By Valerie Sprague
Humor humanizes. Well-placed wit shows off your brand’s personality and makes you more engaging and relatable.
Funny things get shares and retweets. Followers and fans love to share things that make them laugh.
It’s great for the bottom line. People who are in a good mood are in a good mood to listen to your message and/or buy. This is basic marketing psychology.
Here are some factors to consider when using humor to energize your social content:
- -The humorous tone should fit your brand voice and target audience. Are you gentle and family-friendly? Or edgy and a little out-of-bounds? Choose wisely when matching your tone to your audience.
- -Don’t offend. Shock humor can make people laugh, but you’re speaking for a brand. Vet your content carefully to make sure you don’t drive customers away or cause unintended backlash. (i.e., No discriminatory humor. Ever. You do not want to be that brand).
- -Remember that humor sometimes doesn’t translate well to written social content without adequate context. Tweets and Facebook posts should amuse without having to be explained.
- -Letting a character speak for your brand can work and make people laugh, if it’s done right:
@OldSpice uses a character persona to interact on Twitter. Mr. Wolfdog can say things that @OldSpice can’t. (Hey, he’s a Wolfdog and Wolfdogs do what they want, okay?)
- -Never use someone else’s clever line or funny quote without attribution.
- -Humor often has a target, and that target should point up; it’s sometimes okay to make fun of your brand or its image, but never your customers or the employees who work hard for you. “Visit our bakery; when you decorate a cake it looks like a Picasso. Did we mention a blindfolded, drunk Picasso?” is an example of a tweet that would likely be inappropriate for a grocery chain (but possibly fine for a local bakery with edgy cake designs and a cynical sense of humor that they often display online).
@fluevog using self-deprecating humor; here, the company acknowledges that their unusual shoe designs aren’t everyone’s cup of tea. And this tweet is funny on two levels, since Buzzfeed simply posts random funny lists. There’s no lobbying involved in appearing on these.
- -Have fun kibitzing with your followers/fans, but don’t try to out-funny them, especially professional standup comics who drop your brand name. You will lose this battle.
- -Timing is everything. A well-placed line can be ten times more effective and shareable at the perfect moment, like this clever Oreo tweet when the power went out at the Super Bowl…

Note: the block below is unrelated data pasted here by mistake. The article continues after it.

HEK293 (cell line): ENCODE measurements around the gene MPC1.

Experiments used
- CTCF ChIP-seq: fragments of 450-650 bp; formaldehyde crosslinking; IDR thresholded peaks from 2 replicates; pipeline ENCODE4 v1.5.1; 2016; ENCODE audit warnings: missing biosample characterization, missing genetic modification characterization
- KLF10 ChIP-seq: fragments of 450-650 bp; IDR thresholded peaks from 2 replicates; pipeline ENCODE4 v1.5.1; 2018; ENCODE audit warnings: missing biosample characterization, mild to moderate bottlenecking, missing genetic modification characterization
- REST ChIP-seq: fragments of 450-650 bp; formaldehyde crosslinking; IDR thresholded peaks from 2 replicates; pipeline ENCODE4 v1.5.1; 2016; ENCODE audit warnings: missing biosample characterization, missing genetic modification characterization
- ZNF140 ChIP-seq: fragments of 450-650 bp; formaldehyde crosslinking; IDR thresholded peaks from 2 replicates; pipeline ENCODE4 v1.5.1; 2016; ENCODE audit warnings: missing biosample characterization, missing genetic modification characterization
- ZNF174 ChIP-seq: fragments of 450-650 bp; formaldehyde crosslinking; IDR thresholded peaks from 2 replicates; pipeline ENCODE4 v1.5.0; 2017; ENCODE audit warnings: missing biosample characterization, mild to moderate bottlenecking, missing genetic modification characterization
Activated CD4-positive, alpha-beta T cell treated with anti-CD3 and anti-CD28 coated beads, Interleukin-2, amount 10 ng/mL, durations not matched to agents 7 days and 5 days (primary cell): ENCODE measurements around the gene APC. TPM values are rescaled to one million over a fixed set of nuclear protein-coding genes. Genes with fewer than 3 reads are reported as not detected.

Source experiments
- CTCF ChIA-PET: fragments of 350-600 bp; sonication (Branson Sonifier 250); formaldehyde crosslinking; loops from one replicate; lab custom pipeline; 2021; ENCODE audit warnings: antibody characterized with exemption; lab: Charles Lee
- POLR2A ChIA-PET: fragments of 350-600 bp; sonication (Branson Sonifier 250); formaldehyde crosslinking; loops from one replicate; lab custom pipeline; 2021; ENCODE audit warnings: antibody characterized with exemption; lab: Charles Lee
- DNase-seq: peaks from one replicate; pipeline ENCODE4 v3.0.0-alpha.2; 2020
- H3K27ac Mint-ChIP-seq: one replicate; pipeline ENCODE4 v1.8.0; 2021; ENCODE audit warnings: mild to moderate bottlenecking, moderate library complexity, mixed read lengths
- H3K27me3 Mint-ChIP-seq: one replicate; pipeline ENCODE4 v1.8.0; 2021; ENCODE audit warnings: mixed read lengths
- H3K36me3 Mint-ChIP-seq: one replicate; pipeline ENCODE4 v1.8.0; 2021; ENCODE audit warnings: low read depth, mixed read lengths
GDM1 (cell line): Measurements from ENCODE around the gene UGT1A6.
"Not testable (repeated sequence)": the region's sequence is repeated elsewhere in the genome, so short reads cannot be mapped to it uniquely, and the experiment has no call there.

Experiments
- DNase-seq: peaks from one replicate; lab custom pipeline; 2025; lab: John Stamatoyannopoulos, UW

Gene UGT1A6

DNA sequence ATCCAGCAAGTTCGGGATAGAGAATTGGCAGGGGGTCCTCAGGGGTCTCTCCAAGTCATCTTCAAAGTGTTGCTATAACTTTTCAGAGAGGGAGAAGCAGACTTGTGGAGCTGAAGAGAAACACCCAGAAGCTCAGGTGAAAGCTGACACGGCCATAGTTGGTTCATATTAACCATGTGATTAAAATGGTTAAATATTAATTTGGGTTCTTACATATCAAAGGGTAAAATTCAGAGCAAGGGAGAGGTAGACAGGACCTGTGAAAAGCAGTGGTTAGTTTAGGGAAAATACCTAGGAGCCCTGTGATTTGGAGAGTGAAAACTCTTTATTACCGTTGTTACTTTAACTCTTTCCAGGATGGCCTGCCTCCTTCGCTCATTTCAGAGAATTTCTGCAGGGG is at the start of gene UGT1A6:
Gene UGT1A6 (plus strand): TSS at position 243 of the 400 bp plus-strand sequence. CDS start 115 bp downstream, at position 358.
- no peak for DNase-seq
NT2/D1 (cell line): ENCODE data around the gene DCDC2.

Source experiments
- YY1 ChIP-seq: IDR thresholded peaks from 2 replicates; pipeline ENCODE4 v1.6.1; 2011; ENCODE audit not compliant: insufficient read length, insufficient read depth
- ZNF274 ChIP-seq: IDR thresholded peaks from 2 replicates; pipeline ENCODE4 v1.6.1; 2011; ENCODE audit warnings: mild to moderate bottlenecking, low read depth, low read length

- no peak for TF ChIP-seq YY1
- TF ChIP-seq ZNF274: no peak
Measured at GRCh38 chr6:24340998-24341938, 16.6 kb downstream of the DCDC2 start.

- -…but humor can also fail, badly, if you’ve pre-queued something clever and a natural disaster or national tragedy occurs. This would seem tone-deaf at best; aren’t you aware of what’s going on? Why are you kidding around at a time like this? Worst case would be a post that coincidentally references an event in this vein.
Things to take away:
- -If you’re not funny, or your agency doesn’t have a stable of consistently amusing social media copywriters, find someone who is. Twitter is full of comedy writers who know how to be funny on Twitter. Hire one. (They need the money.)
- -Trying too hard is obvious. Using an established brand voice is seamless.
- -Some comedy is edgy and some is safe. Is your brand edgy or “safe?” How about your target customer? What will make them laugh and share your content?
- -Being topical means being on top of all outgoing content…but hot topics often refer to headlines, and many serious issues are controversial and not fit for humorous treatment by a consumer brand. Good judgment is essential.
- -Few people like all kinds of humor, from puns to exaggerations to outright silliness.* (Rieck, 1996). You can’t make everyone laugh every time. Vary your approach.
- -Humor is often used to show others that they belong, because they’re sharing a laugh.** (Forester, 2004)
- -Humor helps to put an audience in a good mood, which makes them more receptive to messaging. They will like the brand a little bit more for making them smile, similarly to other amusing people they friend and follow.
- -Sincerity is easy. Comedy is hard.
Have fun with your content and with your customers online. Just be sure that you’re hitting the right note when you post.
*Forester, J. (2004). Responding to critical moments with humor, recognition, and hope. Citation: Negotiation Journal, 20(2), 221-237.
**Rieck, Dean, (1996). Funny Ads: Do Yucks Make Bucks or Cut Sales in Half? Via Direct Creative
Valerie Sprague is a day-to-day contact for clients working with LiveWorld to develop their online communities. We help major brands create strategies to better communicate with and learn from consumers via our own platforms, Facebook, and Twitter. Valerie specializes in social media management and strategy, copywriting, and metrics analysis to provide actionable insights. She’s really a better sidekick than front man.